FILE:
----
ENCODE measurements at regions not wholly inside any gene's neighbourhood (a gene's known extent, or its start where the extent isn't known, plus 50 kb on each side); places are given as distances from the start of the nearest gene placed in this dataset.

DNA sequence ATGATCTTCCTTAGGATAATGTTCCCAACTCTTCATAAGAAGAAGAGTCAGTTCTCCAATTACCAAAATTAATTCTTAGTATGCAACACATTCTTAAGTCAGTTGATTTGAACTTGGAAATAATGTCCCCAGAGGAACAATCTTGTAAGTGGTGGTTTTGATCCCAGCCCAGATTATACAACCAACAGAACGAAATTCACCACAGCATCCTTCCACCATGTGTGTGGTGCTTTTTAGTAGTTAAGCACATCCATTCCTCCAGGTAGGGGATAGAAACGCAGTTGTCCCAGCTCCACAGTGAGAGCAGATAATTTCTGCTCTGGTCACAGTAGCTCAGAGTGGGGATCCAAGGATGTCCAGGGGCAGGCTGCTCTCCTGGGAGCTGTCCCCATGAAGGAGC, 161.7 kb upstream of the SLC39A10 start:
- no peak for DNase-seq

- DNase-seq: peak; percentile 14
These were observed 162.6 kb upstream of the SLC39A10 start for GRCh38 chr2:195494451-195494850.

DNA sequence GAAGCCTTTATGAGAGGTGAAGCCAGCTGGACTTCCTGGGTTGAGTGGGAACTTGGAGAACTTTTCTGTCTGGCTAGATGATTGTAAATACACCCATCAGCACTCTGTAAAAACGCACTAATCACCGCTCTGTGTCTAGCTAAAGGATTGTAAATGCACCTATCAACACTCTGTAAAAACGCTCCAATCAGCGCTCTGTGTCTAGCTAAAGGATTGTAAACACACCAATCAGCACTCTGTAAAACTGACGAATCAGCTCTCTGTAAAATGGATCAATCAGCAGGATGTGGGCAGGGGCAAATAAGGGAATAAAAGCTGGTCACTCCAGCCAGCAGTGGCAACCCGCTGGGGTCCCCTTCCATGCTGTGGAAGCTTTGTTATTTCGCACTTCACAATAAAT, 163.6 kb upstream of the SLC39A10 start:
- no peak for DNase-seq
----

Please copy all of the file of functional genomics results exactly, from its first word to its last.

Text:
ENCODE measurements at regions not wholly inside any gene's neighbourhood (a gene's known extent, or its start where the extent isn't known, plus 50 kb on each side); places are given as distances from the start of the nearest gene placed in this dataset.

DNA sequence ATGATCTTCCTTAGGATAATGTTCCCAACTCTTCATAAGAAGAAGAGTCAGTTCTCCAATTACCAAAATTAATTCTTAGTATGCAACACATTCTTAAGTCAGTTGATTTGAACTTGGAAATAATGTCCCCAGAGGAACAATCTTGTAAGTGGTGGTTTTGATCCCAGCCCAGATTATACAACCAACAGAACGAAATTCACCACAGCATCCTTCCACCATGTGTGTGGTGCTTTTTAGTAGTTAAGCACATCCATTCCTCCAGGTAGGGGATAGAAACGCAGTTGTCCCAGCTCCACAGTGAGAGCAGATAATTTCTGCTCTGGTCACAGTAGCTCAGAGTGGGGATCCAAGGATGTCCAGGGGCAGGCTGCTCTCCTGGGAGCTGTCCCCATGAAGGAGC, 161.7 kb upstream of the SLC39A10 start:
- no peak for DNase-seq

- DNase-seq: peak; percentile 14
These were observed 162.6 kb upstream of the SLC39A10 start for GRCh38 chr2:195494451-195494850.

DNA sequence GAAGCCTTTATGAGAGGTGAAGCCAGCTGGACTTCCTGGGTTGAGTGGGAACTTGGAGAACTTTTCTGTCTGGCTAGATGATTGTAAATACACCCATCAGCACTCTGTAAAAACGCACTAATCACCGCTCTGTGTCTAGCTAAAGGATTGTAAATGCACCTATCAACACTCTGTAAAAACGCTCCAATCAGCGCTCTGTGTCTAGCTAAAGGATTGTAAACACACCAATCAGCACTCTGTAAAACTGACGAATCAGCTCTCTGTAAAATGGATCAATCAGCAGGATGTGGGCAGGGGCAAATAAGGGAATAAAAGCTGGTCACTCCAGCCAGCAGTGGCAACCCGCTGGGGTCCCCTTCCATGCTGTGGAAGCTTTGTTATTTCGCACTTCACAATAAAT, 163.6 kb upstream of the SLC39A10 start:
- no peak for DNase-seq